Kim Test

Explore the clinical insights and expertise on the Kim Test, an essential reading for medical practitioners seeking to enhance patient care.

By Joshua Napilay on Jul 15, 2024.


Fact Checked by Ericka Pingol.

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What is a posterior inferior labral lesion?

A posterior inferior labral lesion involves damage to the shoulder joint's posterior (back) part of the labrum. The labrum is a cartilage ring that surrounds the shoulder joint socket, helping to stabilize it and keep the ball of the upper arm bone securely within the socket.

This type of lesion is commonly caused by repetitive overhead activities, which are typical in sports like baseball or swimming, or by direct trauma to the shoulder, such as falling onto an outstretched arm. It can also occur due to a sudden pull of one hand or a forceful arm movement, especially when one hand is in an extreme position.

Symptoms of a posterior inferior labral lesion include pain in the shoulder, particularly when moving the affected arm backward or performing overhead activities. There might also be a sensation of clicking, catching, or locking in the shoulder. In some cases, the shoulder might feel unstable, and there could be a decrease in range of motion or strength in the affected arm.

How to diagnose a posteroinferior labral lesion

A healthcare provider specializing in orthopedics or sports medicine should evaluate and diagnose a posteroinferior labral lesion. They use a combination of clinical evaluation and imaging tests.

Clinical evaluation

When diagnosing a shoulder injury, the doctor asks about medical history, including any specific injuries and activities that may have led to symptoms. They will also examine the shoulder to assess pain, range of motion, and stability. The Jerk and Kim tests might provoke symptoms associated with a labral lesion.

Imaging tests

Magnetic resonance imaging (MRI) is often used to get detailed images of soft tissues, including the labrum. An MRI with a contrast agent (an MR arthrogram) can provide a clearer picture of labral tears. Healthcare professionals can also conduct a computed tomography (CT) scan to get more detail on the shoulder's bony structure, which can help diagnose if the MRI results are inconclusive.

These novel diagnostic test tools help confirm the presence of a posteroinferior labral lesion and guide the subsequent treatment options.

What is the Kim Test for the shoulder?

The Kim Test is a clinical and physical examination doctors use to diagnose specific shoulder injuries. This test helps identify posterior or posteroinferior labral tears and lesions, including a posterior labrocapsular periosteal sleeve avulsion (POLPSA) and Kim lesions. Doctors determine whether a patient has these labral tears by conducting this test.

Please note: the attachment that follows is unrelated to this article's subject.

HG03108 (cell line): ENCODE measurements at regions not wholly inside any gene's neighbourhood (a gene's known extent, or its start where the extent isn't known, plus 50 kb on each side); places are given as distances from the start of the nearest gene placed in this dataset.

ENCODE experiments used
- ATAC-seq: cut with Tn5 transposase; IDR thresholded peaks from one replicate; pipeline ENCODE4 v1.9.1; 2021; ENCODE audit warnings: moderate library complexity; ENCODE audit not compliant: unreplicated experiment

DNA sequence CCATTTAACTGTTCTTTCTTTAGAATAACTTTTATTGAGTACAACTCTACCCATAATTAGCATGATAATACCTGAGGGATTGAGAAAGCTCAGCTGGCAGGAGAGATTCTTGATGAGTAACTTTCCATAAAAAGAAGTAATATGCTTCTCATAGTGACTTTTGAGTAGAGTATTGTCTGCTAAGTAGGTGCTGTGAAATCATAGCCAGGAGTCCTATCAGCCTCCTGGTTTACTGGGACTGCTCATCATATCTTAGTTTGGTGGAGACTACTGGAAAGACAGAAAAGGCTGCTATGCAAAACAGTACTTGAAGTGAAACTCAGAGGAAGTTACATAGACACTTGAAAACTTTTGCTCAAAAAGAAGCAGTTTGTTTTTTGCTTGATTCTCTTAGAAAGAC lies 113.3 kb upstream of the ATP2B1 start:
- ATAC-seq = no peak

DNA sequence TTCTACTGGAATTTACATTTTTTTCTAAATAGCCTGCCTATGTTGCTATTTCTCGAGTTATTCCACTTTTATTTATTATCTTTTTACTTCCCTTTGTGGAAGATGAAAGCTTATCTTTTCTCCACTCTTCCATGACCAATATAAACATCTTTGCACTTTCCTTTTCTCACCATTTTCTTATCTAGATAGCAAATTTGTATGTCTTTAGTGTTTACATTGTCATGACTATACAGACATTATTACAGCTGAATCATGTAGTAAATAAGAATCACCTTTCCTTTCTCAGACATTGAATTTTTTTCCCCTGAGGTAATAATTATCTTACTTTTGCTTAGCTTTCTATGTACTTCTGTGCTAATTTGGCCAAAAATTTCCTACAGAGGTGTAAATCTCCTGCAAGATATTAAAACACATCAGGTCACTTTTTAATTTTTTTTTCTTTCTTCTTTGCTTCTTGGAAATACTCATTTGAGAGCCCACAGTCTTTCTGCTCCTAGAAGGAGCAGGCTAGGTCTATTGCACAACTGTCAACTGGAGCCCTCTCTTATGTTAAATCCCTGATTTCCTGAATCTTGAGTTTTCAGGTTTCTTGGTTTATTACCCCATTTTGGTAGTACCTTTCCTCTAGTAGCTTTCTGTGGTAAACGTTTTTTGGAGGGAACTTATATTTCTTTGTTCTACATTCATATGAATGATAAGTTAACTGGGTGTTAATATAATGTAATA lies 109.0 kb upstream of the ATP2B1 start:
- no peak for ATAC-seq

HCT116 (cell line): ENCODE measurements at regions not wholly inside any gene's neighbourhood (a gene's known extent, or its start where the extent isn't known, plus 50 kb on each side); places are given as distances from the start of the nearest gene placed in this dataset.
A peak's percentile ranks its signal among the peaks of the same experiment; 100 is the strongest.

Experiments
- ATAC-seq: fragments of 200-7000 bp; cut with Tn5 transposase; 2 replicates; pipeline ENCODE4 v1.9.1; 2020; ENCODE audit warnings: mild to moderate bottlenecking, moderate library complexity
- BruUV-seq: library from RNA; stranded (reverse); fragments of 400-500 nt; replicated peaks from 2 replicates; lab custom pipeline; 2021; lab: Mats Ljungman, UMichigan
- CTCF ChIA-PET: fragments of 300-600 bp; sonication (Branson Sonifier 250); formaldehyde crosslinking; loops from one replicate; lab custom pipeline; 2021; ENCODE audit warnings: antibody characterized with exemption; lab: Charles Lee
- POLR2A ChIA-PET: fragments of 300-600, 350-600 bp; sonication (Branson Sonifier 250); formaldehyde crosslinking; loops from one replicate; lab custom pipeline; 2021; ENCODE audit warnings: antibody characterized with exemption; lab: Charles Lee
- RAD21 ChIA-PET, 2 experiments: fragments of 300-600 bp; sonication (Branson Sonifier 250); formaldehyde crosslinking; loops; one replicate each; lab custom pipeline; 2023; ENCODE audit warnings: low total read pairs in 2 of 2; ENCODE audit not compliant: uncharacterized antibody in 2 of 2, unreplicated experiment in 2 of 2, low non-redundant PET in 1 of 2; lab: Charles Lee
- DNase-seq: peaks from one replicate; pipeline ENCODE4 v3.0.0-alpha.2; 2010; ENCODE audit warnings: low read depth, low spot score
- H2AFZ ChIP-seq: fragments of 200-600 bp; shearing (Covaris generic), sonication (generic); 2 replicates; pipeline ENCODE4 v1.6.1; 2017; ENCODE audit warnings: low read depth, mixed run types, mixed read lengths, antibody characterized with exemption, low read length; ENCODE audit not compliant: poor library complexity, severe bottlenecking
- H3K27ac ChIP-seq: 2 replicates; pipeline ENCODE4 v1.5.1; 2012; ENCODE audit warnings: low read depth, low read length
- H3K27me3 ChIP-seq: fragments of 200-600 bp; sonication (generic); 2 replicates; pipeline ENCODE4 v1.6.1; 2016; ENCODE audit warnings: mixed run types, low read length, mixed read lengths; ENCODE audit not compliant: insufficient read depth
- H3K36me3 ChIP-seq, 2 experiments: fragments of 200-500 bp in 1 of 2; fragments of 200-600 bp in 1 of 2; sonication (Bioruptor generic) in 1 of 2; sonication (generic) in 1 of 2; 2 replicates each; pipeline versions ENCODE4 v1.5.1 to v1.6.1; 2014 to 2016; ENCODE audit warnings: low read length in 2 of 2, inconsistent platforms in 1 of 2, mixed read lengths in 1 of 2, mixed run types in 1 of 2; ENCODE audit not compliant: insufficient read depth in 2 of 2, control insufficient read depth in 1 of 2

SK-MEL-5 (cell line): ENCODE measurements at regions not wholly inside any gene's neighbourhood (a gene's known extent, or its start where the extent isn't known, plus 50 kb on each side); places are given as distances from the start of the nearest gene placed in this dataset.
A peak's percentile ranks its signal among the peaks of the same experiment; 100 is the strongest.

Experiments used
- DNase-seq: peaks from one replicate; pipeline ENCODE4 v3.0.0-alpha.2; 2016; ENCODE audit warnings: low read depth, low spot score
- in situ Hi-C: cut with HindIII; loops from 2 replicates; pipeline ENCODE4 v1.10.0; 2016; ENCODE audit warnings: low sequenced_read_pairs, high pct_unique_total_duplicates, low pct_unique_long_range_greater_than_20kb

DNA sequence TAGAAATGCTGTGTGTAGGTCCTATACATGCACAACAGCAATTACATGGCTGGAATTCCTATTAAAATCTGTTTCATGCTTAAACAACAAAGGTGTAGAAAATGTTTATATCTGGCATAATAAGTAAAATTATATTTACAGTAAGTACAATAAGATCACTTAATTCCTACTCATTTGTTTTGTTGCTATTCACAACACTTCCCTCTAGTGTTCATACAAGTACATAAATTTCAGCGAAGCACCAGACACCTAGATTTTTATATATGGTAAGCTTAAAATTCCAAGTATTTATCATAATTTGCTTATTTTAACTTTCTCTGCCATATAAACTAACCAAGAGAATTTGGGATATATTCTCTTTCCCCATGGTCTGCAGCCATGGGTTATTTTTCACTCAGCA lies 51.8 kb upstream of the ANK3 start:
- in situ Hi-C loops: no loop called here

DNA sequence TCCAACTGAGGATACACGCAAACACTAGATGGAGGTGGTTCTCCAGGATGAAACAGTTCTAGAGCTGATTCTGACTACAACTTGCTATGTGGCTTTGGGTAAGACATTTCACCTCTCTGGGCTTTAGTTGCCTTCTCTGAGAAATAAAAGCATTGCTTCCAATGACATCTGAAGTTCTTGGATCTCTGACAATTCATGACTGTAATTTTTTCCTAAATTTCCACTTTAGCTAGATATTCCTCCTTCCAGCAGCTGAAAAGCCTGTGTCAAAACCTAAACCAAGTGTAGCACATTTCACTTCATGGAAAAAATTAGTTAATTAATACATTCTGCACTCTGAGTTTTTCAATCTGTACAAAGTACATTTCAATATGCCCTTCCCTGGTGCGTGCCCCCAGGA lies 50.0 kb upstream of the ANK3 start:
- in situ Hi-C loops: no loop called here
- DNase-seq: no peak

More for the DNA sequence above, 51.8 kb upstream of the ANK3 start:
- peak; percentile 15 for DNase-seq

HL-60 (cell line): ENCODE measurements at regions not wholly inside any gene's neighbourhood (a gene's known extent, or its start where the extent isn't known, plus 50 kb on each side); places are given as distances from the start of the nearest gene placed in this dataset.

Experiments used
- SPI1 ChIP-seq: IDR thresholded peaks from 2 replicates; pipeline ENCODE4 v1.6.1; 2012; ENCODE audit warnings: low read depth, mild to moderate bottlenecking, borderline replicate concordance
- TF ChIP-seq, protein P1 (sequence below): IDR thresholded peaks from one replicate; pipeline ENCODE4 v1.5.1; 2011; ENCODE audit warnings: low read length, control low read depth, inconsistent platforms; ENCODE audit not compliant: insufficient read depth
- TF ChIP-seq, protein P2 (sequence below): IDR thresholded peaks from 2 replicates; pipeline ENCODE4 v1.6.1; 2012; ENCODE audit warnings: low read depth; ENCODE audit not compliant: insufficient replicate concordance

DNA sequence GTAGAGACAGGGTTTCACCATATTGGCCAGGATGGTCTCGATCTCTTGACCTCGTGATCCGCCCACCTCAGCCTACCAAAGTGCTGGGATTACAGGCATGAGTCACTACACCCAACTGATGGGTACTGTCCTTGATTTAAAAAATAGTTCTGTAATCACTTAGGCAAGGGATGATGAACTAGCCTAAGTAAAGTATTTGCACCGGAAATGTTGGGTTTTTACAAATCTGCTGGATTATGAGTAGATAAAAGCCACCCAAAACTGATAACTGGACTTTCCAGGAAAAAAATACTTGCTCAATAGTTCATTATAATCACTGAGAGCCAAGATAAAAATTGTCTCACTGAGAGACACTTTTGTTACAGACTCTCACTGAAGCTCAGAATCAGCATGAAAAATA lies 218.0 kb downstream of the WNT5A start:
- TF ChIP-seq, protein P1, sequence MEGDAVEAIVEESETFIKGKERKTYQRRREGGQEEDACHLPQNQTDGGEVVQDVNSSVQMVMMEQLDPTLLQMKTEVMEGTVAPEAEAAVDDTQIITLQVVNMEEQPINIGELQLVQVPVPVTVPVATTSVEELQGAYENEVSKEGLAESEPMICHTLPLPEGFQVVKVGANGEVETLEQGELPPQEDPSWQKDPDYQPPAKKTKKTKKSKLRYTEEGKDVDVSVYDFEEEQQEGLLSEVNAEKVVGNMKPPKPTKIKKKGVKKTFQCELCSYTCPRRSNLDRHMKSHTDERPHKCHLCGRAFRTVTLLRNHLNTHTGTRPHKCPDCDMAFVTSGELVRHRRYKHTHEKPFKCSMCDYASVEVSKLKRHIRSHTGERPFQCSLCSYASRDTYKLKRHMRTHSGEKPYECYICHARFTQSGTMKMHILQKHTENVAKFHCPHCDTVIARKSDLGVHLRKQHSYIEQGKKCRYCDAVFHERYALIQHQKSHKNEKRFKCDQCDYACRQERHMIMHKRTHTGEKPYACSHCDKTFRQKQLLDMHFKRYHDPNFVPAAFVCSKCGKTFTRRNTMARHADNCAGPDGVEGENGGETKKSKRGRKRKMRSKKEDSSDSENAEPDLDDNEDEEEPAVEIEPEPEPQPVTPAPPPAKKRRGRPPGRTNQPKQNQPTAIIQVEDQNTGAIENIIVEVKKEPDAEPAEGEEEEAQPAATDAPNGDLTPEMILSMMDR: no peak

How to conduct the Kim Test

The test is performed through these steps:

  1. The patient sits upright while the examiner stands behind. The examiner holds the patient's affected arm at a 90-degree angle of abduction (arm lifted sideways to shoulder level).
  2. The examiner elevates the arm diagonally upward and backward (obliquely) by an additional 45 degrees while simultaneously applying an axial load along the length of the humerus. The other hand of the examiner supports and stabilizes the patient's elbow.
  3. During this maneuver, the examiner observes any signs of pain and discomfort from the patient.

Possible results and interpretations

Here are the possible outcomes and their interpretations:

  • Positive: It is positive when sudden back shoulder pain occurs during the test, which may indicate a posterior or posteroinferior labral tear. It is often accompanied by clicking or clunking sensations, suggesting posterior instability or a labral lesion.
  • Negative: A negative test does not produce pain or clicking, and it suggests that there may not be a posterior labral lesion.

This new test alone, combined with other assessments and imaging, helps accurately diagnose the specific type of shoulder labral lesion, guiding appropriate management and treatment plans.

Are there any contraindications for performing the Kim Test?

There are a few considerations and potential contraindications when performing the Kim Test for diagnosing posterior labral lesions and posterior instability of the shoulder:

  • Performing it on patients with severe shoulder pain or acute shoulder injuries may exacerbate their condition. Avoiding the test in these cases is advisable to prevent further damage or increased discomfort.
  • Patients with limited internal rotation or other restrictions in shoulder movement might not be suitable candidates for the test.
  • Individuals who have undergone shoulder surgeries around the posteroinferior labrum or the glenohumeral joint may not be ideal candidates for the Kim Test. Scar tissue and anatomy alterations could affect the test results' accuracy and reliability.
  • Conditions such as severe arthritis or other inflammatory conditions affecting the shoulder joint can interfere with the test's effectiveness and the interpretation of the results.
  • The test's success depends on the patient's cooperation and ability to tolerate the movements. Non-cooperative patients or those who cannot accept the test movements may yield unreliable results.

The test has shown good interexaminer reliability and is often used with other clinical tests and arthroscopic examinations for a comprehensive diagnosis. Orthopaedic surgeons performing the Kim Test should consider these contraindications and utilize their clinical judgment to determine the appropriateness of the test for each patient.

How does our Kim Test template work?